Breathe - A Breath of Holiness


"A breath of fresh air" seems to have originated in the industrial revolution when smoke from factories and foundries choked the air. We all know a slight breeze can be such on a hot day. Same thing with salt air. As you drive down below New Orleans, there's a point where the fetid swamp smell gives way to salt air. We need such breaths of fresh air in life; we need a breath of holiness to pray. Even Jesus, in His state of humiliation when He didn't always use His full divine power as a Man, needed this. Note in the Gospels how many times Jesus slips off privately to pray. "He withdrew from men to take a few breaths of the air of eternity.." (Thielicke, Trilogy, 227). Sinners such as us need a breath of holiness.

You sure about that? Holiness is not just absence of sin but where sin can't exist. It's the Fire of God that consumes sin and sinners instantly. That's what happens to sinners in the presence of holiness. A breath of holiness is like a breath of chlorine gas to a sinner. It's anything but fresh, reinvigorating or comforting. We actually see what it's like in the NT. Remember demons encountering Jesus, even in His State of Humiliation where His divine power is veiled, are recognized by them, and what do they do? Listen as Luke records it: "In the synagogue there was a man who was possessed by the unclean spirit of a demon. He cried out with a loud voice, 'Leave us alone! What do you have to do with us, Jesus the Nazarene? Have you come to destroy us? I know who you are: the Holy One of God'" (4:33-34).

When God's holiness encounters sin or sinners, it's like water and the Wicked Witch of the West. It's like vampires in sunlight. How can we take a breath of holiness praying, "Holy be Thy Name" when we profane it so much? Whenever, wherever we teach or live contrary to God's Word we're profaning His name. The Heb. 12 reading doesn't say Esau is 'godless' but literally 'profane'. Let there be no fornicator "or profane person like Esau, who for one morsel of food sold his birthright." He treated something divine and holy as ordinary. Or how about, Nadab and Abihu, 2 of the first priests in the OT Church. They were part of the leaders who "saw the God of Israel. ... But God did not raise His hand against these leaders of the Israelites; they saw God, and they ate and drank" (Ex. 24:9-11). Now skip to Lev. 10: "Nadab and Abihu took their censers, put fire in them and added incense; and they offered unauthorized fire before the Lord,...So fire came out from the presence of the Lord and consumed them, and they died before the Lord" (1-2).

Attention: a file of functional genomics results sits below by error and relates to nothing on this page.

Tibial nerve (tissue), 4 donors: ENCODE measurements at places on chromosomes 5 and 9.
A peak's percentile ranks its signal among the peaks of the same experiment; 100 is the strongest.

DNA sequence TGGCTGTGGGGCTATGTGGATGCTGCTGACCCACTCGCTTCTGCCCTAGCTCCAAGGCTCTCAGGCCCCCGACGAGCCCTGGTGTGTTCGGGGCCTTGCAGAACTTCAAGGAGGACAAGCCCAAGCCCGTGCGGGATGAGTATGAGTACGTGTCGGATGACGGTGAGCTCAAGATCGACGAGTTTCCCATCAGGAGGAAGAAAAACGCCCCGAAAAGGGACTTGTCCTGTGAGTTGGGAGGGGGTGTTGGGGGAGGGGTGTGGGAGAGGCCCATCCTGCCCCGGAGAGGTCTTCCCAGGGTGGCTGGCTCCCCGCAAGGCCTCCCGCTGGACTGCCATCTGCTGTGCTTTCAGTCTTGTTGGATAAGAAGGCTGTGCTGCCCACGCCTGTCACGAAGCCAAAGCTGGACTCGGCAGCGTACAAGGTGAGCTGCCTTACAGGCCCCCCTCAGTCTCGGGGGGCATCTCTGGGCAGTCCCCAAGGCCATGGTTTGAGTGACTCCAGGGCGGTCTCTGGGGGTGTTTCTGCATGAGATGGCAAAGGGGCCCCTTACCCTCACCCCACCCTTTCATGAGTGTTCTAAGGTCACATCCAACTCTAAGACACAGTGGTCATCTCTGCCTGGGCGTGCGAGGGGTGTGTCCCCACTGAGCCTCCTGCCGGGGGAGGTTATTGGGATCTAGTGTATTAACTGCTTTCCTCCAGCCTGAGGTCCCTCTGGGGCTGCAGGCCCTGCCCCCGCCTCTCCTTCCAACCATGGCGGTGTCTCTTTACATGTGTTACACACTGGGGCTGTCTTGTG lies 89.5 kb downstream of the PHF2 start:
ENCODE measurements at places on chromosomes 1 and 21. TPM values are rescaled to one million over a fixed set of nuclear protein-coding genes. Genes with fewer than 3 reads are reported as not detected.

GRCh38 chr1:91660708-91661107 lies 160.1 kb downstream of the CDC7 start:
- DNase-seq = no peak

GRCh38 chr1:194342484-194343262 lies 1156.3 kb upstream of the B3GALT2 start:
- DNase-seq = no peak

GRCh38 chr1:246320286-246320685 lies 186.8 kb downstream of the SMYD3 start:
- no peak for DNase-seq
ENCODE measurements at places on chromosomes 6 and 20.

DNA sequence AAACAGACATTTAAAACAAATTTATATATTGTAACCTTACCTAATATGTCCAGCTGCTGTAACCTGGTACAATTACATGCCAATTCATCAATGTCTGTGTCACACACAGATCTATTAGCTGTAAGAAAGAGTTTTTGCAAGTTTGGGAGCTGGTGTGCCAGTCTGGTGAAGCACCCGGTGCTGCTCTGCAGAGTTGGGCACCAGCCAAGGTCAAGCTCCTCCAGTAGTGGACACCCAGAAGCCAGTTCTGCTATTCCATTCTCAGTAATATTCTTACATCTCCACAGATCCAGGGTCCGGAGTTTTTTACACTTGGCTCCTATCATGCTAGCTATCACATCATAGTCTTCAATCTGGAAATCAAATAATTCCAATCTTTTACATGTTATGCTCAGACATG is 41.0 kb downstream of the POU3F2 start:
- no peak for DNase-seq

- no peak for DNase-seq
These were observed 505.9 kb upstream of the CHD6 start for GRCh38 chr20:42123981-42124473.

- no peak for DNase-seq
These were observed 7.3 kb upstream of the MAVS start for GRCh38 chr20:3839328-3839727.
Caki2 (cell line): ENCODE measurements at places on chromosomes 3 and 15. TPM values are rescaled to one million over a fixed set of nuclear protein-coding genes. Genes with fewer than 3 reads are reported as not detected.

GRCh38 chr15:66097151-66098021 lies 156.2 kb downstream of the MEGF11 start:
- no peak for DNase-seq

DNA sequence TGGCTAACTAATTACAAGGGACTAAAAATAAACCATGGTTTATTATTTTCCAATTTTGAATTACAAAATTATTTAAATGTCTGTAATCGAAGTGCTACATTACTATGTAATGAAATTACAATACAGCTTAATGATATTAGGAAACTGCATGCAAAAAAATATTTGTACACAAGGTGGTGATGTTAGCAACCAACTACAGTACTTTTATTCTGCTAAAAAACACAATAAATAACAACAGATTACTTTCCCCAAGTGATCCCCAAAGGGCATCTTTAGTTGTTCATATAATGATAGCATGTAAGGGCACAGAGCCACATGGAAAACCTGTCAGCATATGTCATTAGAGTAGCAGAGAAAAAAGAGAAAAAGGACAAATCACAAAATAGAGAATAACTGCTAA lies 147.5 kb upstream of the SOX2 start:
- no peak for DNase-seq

You come in contact with holiness and treat it as ordinary, and you're guilty of profanity. You're the Nazis in Raiders of the Lost Ark who dared look inside it. Such profanity got their faces melted. Well, we can't look into the OT Ark; we don't have a birthright to sell or strange fire to offer the Lord, so what does our profaning His name look like? It's your OMG's. It's your treating the 3 holies of God: Holy Baptism, Absolution, and Communion as plain water, words, and bread and wine. It's your appeals to luck, chance, fate, or coincidence: How many times you begin with, "Luckily" or "By chance" or "Coincidently." Crediting these is profaning the God who reveals Himself to be all powerful, knowing, and present, the counter of hairs and keeper of sparrows. Read 2 Chr. 16: King Asa "was afflicted with a disease in his feet. Though his disease was severe, even in his illness he didn't seek help from the Lord, but only from the physicians" (12-13). Read 2 Kin. 1: King Ahaziah fell and was injured. So he sent slaves, "Go and consult Baal-Zebub, the god of Ekron, to see if I will recover from this injury." But Elijah meets them and says: "'Is it because there's no God in Israel that you're" consulting the god of Ekron (2-3)?